When employing a past member of staff, employers need to document decisions carefully to avoid claims.
A recent case, Das v Ayrshire and Arran Health Board, shows the problems an employer may face where a former employee, with whom there have been issues in the past, applies for a new job.
Victimisation occurs where an employee is subjected to detrimental treatment by an employer because of carrying out a ‘protected act’ (or because the employer believes the employee has carried out, or may carry out a protected act). One of the protected acts is bringing discrimination proceedings under the Equality Act 2010.
The following recent case highlights the issues involved.
Das was employed as a specialist doctor by a health board between 2000 and 2009. It was a rocky employment relationship. Among other things, Das made a protected disclosure (blew the whistle), raised a race discrimination grievance and was unsuccessful in his application for promotion. In 2009, he resigned. He decided to train as a GP but withdrew from this training shortly after starting. He then worked for a number of hospitals in the region over a three year period.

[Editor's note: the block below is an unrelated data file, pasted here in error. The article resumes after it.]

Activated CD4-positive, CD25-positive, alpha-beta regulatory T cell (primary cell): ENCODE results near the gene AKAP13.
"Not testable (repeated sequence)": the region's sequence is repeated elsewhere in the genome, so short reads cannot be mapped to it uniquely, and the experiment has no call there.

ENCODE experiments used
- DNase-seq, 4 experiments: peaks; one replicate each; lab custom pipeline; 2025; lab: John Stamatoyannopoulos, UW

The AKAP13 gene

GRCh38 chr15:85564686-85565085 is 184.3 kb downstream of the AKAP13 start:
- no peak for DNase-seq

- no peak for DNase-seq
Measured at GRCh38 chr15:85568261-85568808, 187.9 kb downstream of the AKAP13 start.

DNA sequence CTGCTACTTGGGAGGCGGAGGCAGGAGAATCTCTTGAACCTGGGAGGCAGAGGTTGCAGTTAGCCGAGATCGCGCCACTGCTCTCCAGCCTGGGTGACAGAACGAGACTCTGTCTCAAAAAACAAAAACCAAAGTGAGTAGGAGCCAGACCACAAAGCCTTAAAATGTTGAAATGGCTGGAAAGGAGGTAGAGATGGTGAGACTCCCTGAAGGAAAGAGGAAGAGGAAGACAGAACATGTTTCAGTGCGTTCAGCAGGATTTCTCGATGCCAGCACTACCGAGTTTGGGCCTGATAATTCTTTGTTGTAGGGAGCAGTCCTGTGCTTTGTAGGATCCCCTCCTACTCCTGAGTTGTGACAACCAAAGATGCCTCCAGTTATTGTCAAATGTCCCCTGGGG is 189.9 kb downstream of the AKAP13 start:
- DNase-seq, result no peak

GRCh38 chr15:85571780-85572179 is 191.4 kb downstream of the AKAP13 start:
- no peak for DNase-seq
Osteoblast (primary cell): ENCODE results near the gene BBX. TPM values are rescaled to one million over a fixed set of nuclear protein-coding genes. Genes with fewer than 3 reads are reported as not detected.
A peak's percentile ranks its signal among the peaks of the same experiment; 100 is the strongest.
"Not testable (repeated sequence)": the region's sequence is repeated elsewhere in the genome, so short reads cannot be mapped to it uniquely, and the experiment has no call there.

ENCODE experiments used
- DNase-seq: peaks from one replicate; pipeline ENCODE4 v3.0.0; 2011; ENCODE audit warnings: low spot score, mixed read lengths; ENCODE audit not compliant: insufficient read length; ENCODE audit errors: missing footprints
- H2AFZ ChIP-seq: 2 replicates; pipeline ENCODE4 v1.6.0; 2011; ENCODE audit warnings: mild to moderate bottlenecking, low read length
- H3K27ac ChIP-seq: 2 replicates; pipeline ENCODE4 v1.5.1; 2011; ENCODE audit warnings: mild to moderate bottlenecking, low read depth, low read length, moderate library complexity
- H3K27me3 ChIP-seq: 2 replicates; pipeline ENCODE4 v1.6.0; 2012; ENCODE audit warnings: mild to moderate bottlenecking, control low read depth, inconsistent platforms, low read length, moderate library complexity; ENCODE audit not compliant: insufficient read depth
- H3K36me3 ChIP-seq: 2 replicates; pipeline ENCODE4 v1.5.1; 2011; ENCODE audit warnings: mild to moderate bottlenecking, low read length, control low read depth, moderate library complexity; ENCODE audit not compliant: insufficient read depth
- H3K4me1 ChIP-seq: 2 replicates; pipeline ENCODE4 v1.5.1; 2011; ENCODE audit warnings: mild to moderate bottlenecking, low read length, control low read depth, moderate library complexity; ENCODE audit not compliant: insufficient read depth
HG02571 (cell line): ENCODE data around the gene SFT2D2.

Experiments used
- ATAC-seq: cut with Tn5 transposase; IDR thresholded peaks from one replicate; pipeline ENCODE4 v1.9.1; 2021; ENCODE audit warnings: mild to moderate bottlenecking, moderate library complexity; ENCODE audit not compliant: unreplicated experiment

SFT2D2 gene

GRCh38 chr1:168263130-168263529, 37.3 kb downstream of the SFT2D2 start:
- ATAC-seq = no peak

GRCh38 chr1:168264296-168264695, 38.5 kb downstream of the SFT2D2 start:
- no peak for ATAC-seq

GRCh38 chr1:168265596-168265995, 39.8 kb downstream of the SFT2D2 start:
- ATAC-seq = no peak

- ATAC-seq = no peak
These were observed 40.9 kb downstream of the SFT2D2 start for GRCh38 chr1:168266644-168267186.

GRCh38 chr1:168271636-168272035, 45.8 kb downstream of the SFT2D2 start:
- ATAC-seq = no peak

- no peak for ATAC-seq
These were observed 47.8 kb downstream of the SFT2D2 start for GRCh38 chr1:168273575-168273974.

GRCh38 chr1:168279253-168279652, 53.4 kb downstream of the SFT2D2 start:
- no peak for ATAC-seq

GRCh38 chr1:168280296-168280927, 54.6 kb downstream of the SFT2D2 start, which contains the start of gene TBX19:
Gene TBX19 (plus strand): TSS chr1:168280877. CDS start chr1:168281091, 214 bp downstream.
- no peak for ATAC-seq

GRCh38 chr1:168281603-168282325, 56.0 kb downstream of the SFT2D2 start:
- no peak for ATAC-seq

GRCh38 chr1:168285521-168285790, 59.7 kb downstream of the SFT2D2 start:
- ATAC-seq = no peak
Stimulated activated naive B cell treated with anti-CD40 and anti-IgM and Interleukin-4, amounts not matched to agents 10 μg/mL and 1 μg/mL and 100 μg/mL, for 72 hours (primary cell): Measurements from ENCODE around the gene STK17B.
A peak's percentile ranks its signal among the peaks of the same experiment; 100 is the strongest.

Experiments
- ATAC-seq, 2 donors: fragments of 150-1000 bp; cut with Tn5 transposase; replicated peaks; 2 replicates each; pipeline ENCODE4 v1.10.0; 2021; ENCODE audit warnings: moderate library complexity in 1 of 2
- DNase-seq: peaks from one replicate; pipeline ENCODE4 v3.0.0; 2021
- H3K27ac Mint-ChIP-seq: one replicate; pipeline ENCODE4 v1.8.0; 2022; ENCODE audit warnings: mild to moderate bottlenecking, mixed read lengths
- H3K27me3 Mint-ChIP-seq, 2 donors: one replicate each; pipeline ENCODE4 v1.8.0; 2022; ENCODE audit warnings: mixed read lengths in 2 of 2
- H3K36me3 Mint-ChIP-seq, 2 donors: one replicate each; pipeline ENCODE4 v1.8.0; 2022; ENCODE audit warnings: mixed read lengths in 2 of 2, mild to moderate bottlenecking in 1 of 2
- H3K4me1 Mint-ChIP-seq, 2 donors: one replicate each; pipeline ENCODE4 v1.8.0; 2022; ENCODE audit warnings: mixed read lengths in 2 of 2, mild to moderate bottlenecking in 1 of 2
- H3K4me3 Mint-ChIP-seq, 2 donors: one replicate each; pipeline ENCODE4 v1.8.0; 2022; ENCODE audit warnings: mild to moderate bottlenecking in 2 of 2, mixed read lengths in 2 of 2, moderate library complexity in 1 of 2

In April 2010 he applied for the role of specialist doctor with the board. The recruitment panel did not shortlist him initially but a member of the HR team recognised his name and discussed the situation with her superior. They decided to invite him to an interview. He was unsuccessful and brought a tribunal claim which was settled by judicial mediation.
To read more about the tribunal findings visit the CIPD website.